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Dark Play: On an Alternative Politics of Aspiration

posted on 2023-05-24, 05:05 authored by Mary Ann HunterMary Ann Hunter, Abbey MacDonaldAbbey MacDonald
This chapter focuses on dark play and why it matters. It queries what we mean by aspiration and troubles the normative assumptions of what constitutes good education. It seeks a new relational mapping of creativity and play when it comes to thinking about the purpose of schooling—and takes a creative and critical philosophy approach (Rodriguez 2016) to access an ethical perspective on dark play and its effect on us as educational researchers: particularly on how we might think and do schooling differently, and how we may re-imagine educational reform. It entertains the possibility of creatively attuning to play that is usually judged unsociable, disruptive and unruly, and investigating how it may affect and in-form (Massumi 2002) our understanding of the good educational act (Biesta 2010). In raising these questions and possibilities, we seek not to romanticise the voice of the voiceless (Lather 2001) but to render an example of a young person’s dark play as a critical event that interrupts a contemporary politics of aspiration. Our concern is whether it is possible to recover “aspiration politics” from an ideologically inflected mapping to school standards and achievements to understand, instead, more nuanced possibilities.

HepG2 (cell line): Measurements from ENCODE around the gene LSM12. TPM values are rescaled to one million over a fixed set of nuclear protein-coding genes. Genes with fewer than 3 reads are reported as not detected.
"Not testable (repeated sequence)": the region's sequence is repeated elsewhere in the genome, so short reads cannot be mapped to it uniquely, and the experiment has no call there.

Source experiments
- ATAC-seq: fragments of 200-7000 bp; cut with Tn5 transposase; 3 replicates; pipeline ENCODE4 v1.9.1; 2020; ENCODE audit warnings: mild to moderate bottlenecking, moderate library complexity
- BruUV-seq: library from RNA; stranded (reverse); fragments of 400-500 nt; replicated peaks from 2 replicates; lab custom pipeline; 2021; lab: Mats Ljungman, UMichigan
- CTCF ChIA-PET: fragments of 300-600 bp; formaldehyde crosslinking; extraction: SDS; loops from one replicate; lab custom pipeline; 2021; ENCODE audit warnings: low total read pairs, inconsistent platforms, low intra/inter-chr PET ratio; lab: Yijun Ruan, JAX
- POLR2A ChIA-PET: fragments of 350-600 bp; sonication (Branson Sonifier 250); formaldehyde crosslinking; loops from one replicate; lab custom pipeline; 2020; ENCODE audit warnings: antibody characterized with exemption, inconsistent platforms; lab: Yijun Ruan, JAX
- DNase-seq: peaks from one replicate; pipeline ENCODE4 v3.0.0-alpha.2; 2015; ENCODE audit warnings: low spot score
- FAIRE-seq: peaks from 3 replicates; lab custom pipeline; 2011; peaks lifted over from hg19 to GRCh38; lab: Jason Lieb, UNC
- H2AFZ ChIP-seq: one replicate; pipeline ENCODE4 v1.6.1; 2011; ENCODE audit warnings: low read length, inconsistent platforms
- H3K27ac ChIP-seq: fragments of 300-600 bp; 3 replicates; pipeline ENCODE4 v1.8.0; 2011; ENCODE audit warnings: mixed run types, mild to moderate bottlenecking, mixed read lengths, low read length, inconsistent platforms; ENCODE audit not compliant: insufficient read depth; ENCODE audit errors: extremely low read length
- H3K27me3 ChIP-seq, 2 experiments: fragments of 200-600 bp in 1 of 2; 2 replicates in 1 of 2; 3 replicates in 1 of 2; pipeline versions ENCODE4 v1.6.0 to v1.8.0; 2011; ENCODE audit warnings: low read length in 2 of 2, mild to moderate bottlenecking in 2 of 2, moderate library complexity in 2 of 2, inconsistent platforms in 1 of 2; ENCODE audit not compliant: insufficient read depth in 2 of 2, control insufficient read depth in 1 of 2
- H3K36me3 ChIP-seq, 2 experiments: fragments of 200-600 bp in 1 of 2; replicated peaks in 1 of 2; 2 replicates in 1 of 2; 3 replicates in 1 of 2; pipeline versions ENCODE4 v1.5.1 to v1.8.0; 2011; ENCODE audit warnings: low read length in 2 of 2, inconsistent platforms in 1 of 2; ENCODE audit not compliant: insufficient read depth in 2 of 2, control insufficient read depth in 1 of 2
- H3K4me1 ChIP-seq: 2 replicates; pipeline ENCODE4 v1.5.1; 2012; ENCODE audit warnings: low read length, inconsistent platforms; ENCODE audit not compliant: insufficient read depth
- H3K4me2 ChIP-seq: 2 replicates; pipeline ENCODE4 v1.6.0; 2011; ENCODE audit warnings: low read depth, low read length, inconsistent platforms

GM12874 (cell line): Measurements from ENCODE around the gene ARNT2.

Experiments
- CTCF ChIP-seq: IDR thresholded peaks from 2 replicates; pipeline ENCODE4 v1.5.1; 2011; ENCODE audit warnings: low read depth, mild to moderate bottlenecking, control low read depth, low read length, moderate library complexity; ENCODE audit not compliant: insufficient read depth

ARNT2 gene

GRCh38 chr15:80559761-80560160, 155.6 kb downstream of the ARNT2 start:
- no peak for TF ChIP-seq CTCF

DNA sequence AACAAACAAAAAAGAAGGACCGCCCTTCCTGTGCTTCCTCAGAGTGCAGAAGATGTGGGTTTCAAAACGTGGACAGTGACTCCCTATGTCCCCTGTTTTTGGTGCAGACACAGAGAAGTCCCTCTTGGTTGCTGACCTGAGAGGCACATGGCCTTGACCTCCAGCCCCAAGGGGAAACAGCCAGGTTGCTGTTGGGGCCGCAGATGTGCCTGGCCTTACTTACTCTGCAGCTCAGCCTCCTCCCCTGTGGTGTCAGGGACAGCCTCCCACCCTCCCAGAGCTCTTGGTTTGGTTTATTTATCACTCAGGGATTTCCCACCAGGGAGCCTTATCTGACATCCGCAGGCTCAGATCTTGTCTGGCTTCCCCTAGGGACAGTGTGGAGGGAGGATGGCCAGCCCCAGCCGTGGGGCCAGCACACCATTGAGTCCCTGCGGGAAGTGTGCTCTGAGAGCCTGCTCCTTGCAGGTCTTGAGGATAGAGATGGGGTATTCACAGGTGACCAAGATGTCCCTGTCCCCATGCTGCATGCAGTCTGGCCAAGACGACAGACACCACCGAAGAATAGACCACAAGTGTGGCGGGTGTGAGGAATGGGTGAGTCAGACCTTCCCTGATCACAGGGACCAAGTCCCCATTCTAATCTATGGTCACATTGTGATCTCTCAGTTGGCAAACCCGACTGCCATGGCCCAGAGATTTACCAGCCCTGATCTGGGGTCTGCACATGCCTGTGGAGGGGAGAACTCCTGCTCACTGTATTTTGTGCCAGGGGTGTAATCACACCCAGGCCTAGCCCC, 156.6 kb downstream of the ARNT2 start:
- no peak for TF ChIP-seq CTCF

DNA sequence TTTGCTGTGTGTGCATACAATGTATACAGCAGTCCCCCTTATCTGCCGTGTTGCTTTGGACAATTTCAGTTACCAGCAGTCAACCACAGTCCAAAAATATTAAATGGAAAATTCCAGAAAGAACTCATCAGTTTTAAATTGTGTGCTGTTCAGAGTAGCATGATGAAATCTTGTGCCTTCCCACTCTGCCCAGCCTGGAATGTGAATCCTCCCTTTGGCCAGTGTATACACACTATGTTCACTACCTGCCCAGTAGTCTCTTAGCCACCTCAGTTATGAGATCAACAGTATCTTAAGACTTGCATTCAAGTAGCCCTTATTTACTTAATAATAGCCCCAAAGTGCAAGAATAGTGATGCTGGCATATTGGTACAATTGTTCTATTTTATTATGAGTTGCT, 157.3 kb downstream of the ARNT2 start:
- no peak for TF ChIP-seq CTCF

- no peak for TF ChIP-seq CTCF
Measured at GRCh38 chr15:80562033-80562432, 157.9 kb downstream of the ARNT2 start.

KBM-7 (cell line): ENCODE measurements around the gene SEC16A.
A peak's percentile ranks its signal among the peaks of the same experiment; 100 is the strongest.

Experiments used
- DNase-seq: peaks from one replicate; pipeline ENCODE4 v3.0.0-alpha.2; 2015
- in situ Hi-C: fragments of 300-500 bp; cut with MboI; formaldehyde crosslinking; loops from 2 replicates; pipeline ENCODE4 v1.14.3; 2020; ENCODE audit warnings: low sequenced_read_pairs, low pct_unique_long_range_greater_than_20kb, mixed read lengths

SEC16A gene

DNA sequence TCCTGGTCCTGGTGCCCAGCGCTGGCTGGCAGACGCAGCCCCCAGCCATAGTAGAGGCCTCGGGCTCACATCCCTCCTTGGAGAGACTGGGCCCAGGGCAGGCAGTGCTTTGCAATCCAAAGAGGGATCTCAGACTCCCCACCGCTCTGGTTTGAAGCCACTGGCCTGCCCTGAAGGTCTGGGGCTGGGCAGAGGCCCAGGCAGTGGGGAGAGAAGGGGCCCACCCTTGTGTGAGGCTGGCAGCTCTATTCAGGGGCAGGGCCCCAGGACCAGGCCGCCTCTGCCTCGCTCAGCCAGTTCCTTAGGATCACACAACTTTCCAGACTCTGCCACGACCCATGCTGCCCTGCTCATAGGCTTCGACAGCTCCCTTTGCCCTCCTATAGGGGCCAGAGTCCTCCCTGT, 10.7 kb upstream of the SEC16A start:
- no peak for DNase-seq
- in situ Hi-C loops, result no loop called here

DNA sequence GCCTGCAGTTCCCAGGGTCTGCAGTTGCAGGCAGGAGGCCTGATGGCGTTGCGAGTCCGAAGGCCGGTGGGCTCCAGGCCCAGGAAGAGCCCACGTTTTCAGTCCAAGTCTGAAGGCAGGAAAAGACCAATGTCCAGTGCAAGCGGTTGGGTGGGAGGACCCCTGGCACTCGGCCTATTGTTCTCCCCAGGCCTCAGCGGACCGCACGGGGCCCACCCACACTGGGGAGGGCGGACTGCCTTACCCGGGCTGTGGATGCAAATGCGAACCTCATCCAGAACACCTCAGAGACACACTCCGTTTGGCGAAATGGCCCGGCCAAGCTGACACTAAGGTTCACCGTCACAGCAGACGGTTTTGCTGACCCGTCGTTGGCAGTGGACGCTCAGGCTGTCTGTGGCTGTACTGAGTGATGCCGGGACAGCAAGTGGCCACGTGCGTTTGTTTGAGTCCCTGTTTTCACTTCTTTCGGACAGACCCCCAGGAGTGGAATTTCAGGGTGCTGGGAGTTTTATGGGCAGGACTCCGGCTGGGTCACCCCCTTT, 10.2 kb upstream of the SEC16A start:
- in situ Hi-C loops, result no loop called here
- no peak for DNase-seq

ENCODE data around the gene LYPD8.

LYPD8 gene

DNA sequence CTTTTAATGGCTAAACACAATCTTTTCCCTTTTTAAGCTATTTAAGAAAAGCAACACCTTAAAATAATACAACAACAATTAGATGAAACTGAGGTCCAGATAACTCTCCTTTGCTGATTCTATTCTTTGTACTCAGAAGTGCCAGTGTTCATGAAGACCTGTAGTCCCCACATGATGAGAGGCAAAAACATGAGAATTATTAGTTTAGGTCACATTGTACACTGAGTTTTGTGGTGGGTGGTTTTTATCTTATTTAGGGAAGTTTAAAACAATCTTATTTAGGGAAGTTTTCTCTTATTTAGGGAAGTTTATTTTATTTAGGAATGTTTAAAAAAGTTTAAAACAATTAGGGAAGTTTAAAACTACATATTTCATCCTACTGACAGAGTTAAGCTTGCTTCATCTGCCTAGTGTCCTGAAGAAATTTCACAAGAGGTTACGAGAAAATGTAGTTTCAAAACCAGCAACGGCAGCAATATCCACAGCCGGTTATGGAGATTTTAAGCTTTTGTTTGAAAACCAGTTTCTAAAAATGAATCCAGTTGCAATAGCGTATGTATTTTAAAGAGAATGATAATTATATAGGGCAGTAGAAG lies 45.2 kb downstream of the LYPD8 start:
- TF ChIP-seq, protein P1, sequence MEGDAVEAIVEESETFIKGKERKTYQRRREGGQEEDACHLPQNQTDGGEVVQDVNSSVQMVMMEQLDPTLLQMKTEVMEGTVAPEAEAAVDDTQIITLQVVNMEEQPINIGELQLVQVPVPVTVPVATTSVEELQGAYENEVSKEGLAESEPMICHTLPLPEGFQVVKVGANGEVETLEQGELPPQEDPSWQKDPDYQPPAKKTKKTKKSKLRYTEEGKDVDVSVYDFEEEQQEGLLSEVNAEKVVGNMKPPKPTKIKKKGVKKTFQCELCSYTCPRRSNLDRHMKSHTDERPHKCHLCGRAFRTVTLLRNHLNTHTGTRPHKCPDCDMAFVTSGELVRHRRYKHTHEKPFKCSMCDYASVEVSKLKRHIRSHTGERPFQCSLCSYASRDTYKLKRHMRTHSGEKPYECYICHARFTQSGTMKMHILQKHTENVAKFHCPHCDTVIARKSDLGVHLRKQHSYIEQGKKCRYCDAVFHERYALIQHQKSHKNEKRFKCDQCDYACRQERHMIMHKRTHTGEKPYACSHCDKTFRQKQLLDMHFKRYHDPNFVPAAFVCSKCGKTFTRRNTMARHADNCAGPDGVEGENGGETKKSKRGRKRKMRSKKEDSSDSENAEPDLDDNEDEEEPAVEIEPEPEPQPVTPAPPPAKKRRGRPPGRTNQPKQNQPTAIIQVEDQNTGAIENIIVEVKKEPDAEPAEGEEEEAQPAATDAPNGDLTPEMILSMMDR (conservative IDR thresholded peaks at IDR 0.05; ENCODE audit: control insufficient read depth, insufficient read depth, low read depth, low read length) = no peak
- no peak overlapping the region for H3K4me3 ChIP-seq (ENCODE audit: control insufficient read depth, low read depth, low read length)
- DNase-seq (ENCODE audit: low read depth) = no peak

Publication title

Playing with Possibilities


P O'Connor, C Gómez






Faculty of Education


Cambridge Scholars Publishing

Place of publication

United Kingdom



Rights statement

Copyright 2017 Peter O'Connor, Claudia Rozas Gomez and contributors

Repository Status

  • Restricted

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